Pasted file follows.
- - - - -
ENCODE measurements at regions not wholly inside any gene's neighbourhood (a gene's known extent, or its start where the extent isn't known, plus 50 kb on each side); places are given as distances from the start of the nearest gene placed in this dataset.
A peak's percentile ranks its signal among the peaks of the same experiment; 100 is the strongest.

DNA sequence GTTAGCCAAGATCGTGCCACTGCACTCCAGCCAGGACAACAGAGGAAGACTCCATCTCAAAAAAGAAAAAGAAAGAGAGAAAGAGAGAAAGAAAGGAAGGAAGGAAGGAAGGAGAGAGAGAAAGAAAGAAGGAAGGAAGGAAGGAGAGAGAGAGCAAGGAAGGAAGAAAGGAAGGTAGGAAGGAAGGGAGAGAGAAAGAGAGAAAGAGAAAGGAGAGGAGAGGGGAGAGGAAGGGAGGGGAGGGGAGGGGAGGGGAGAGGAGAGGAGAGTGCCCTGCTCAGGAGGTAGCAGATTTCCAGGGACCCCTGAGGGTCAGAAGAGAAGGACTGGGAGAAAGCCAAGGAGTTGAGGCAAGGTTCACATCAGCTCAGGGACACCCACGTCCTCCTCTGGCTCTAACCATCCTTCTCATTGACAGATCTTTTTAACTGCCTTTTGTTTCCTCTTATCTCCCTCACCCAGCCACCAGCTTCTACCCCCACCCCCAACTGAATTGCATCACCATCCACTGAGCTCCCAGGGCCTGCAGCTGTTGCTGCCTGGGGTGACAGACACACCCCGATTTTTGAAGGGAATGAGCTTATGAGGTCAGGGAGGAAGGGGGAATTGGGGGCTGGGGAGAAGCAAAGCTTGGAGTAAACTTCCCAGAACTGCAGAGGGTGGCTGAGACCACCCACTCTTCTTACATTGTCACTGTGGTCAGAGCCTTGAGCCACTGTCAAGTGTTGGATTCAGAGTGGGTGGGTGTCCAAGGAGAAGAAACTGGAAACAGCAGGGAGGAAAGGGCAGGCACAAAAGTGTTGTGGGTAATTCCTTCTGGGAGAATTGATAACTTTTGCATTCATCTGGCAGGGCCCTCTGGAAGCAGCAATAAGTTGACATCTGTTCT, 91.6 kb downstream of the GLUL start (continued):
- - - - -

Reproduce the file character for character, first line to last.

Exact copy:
ENCODE measurements at regions not wholly inside any gene's neighbourhood (a gene's known extent, or its start where the extent isn't known, plus 50 kb on each side); places are given as distances from the start of the nearest gene placed in this dataset.
A peak's percentile ranks its signal among the peaks of the same experiment; 100 is the strongest.

DNA sequence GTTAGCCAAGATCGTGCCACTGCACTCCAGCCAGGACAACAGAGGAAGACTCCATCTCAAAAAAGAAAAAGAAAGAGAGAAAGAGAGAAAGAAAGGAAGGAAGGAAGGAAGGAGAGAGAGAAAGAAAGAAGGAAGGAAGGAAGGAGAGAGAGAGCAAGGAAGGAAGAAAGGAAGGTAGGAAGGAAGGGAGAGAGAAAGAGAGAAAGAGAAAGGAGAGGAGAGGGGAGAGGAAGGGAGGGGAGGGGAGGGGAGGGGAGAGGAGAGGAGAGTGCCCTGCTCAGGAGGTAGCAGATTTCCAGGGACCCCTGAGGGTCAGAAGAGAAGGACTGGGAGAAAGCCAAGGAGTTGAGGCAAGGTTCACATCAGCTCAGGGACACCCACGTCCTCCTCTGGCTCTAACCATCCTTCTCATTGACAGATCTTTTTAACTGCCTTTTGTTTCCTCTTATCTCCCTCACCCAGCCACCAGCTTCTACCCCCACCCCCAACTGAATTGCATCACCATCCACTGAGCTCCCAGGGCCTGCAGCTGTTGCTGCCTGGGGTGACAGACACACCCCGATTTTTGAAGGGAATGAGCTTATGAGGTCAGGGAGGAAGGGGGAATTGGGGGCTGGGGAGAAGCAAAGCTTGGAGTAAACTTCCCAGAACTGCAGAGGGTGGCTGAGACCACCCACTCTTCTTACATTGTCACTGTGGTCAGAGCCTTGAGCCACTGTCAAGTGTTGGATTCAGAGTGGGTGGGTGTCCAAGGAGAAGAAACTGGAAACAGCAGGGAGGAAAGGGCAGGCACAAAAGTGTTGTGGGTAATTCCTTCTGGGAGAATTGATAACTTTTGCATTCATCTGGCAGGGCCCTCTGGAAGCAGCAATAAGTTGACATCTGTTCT, 91.6 kb downstream of the GLUL start (continued):